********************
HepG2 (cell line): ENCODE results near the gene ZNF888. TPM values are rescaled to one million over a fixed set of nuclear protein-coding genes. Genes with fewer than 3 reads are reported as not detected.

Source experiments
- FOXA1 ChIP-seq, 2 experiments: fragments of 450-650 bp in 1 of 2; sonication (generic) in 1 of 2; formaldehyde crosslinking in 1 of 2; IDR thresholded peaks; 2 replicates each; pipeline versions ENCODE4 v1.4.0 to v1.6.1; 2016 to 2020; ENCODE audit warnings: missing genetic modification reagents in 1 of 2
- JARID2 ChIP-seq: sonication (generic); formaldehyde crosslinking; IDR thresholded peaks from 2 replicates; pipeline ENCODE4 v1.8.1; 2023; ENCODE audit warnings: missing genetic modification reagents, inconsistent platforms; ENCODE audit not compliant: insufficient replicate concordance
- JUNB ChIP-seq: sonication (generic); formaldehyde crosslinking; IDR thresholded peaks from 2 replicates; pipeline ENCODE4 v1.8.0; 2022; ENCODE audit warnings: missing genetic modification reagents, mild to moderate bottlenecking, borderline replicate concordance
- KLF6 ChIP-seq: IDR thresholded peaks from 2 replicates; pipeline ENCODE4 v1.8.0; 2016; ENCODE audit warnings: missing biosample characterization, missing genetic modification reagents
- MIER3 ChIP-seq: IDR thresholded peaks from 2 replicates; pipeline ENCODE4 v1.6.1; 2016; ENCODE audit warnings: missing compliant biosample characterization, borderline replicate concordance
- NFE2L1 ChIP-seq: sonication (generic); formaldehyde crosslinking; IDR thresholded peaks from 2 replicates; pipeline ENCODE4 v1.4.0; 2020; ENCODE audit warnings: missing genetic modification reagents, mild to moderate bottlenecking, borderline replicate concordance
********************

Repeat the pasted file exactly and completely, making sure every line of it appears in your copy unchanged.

HepG2 (cell line): ENCODE results near the gene ZNF888. TPM values are rescaled to one million over a fixed set of nuclear protein-coding genes. Genes with fewer than 3 reads are reported as not detected.

Source experiments
- FOXA1 ChIP-seq, 2 experiments: fragments of 450-650 bp in 1 of 2; sonication (generic) in 1 of 2; formaldehyde crosslinking in 1 of 2; IDR thresholded peaks; 2 replicates each; pipeline versions ENCODE4 v1.4.0 to v1.6.1; 2016 to 2020; ENCODE audit warnings: missing genetic modification reagents in 1 of 2
- JARID2 ChIP-seq: sonication (generic); formaldehyde crosslinking; IDR thresholded peaks from 2 replicates; pipeline ENCODE4 v1.8.1; 2023; ENCODE audit warnings: missing genetic modification reagents, inconsistent platforms; ENCODE audit not compliant: insufficient replicate concordance
- JUNB ChIP-seq: sonication (generic); formaldehyde crosslinking; IDR thresholded peaks from 2 replicates; pipeline ENCODE4 v1.8.0; 2022; ENCODE audit warnings: missing genetic modification reagents, mild to moderate bottlenecking, borderline replicate concordance
- KLF6 ChIP-seq: IDR thresholded peaks from 2 replicates; pipeline ENCODE4 v1.8.0; 2016; ENCODE audit warnings: missing biosample characterization, missing genetic modification reagents
- MIER3 ChIP-seq: IDR thresholded peaks from 2 replicates; pipeline ENCODE4 v1.6.1; 2016; ENCODE audit warnings: missing compliant biosample characterization, borderline replicate concordance
- NFE2L1 ChIP-seq: sonication (generic); formaldehyde crosslinking; IDR thresholded peaks from 2 replicates; pipeline ENCODE4 v1.4.0; 2020; ENCODE audit warnings: missing genetic modification reagents, mild to moderate bottlenecking, borderline replicate concordance